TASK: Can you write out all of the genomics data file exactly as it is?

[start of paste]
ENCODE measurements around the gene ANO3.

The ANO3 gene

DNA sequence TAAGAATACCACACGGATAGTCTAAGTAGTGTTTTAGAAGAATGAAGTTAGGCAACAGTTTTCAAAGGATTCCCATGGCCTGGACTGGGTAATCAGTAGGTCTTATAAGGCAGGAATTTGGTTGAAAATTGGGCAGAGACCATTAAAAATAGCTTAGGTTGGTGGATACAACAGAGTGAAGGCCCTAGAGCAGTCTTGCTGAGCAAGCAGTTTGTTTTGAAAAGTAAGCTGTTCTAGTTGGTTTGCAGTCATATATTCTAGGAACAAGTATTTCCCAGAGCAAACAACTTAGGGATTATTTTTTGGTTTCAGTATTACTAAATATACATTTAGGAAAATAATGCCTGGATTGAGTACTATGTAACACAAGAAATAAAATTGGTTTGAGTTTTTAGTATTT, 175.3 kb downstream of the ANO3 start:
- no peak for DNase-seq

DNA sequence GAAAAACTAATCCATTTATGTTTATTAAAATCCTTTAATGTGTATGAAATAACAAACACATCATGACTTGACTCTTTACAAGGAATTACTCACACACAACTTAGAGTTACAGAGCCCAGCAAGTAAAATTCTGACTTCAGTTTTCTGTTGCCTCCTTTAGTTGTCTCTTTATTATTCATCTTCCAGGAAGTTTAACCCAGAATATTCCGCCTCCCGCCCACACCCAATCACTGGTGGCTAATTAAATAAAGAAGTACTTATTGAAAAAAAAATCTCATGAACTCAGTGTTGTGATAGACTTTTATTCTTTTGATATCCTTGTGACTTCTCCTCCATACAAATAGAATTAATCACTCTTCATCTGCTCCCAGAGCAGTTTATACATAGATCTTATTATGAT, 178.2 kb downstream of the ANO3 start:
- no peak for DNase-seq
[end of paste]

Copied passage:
ENCODE measurements around the gene ANO3.

The ANO3 gene

DNA sequence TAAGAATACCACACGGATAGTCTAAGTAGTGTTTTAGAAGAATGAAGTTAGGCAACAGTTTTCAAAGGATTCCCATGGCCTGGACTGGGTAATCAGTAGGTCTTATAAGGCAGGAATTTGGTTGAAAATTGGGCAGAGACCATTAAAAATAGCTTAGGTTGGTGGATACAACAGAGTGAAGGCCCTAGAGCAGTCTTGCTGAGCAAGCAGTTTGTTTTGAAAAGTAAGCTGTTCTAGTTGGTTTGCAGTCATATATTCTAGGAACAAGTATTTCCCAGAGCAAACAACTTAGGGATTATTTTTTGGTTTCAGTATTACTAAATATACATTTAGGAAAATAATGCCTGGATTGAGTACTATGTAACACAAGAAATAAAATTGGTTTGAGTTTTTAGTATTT, 175.3 kb downstream of the ANO3 start:
- no peak for DNase-seq

DNA sequence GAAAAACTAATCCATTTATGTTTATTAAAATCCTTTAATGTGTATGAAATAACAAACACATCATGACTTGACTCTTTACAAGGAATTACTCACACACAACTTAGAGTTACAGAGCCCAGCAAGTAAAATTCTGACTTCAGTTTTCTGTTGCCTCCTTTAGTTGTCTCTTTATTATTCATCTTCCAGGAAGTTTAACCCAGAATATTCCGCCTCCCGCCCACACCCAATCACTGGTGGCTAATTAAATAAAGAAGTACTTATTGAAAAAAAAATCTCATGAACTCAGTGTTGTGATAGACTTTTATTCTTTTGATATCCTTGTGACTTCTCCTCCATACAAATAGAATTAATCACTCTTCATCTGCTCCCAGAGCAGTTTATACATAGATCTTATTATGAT, 178.2 kb downstream of the ANO3 start:
- no peak for DNase-seq